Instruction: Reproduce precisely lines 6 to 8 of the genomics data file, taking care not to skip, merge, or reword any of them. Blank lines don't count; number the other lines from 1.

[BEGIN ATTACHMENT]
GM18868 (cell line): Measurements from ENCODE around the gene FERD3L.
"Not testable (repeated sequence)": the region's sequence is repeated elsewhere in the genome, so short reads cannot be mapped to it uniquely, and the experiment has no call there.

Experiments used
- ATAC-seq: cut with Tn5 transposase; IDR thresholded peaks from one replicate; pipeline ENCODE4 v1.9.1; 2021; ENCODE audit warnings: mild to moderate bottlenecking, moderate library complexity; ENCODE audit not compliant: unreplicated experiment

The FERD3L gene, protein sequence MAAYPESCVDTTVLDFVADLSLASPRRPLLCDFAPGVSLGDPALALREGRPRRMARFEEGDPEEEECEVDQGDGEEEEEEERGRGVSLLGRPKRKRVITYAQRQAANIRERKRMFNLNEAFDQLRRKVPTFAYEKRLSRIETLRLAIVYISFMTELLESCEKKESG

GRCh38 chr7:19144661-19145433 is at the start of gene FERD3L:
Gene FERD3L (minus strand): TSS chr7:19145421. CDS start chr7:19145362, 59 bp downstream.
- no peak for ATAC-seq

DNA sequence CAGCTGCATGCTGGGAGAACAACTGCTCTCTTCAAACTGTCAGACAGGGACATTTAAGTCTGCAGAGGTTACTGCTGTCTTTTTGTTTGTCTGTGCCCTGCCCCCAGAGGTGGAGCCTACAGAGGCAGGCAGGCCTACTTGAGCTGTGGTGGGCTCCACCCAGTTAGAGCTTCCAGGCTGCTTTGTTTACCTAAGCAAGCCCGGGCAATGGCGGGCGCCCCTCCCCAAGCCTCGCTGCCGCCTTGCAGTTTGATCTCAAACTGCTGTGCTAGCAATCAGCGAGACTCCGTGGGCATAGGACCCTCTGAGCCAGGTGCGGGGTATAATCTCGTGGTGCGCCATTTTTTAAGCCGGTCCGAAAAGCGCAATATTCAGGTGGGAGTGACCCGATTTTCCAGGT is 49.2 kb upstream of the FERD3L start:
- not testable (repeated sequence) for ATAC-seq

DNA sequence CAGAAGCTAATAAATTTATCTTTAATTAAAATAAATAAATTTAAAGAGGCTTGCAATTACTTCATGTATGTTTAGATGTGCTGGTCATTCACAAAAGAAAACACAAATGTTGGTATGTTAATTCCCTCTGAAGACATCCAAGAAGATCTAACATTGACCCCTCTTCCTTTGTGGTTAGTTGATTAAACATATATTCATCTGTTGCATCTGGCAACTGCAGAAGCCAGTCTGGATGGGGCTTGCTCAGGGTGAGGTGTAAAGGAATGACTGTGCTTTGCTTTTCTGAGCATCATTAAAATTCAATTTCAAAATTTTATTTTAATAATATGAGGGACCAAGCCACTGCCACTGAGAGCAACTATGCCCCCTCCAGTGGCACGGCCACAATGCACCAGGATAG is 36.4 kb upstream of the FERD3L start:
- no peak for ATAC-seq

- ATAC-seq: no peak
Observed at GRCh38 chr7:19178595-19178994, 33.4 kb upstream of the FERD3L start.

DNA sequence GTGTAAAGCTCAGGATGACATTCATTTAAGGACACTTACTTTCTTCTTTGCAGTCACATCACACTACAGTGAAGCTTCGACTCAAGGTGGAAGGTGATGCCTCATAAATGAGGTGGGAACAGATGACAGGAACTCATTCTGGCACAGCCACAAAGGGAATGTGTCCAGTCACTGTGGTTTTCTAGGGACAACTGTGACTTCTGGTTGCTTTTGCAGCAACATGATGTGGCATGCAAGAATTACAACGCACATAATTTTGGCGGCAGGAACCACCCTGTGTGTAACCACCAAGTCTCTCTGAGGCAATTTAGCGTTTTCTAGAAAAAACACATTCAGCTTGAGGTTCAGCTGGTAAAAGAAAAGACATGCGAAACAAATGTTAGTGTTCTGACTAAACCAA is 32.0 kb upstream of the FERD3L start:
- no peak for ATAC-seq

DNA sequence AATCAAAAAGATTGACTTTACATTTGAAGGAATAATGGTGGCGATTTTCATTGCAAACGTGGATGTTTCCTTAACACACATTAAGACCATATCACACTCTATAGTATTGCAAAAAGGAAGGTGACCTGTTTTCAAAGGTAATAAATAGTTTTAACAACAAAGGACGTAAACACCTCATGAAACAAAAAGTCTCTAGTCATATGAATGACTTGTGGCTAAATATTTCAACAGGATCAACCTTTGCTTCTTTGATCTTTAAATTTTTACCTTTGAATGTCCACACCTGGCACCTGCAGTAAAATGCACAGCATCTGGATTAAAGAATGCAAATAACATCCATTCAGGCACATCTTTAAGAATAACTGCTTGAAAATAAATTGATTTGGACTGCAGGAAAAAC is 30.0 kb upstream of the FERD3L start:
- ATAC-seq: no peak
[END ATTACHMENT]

GRCh38 chr7:19144661-19145433 is at the start of gene FERD3L:
Gene FERD3L (minus strand): TSS chr7:19145421. CDS start chr7:19145362, 59 bp downstream.
- no peak for ATAC-seq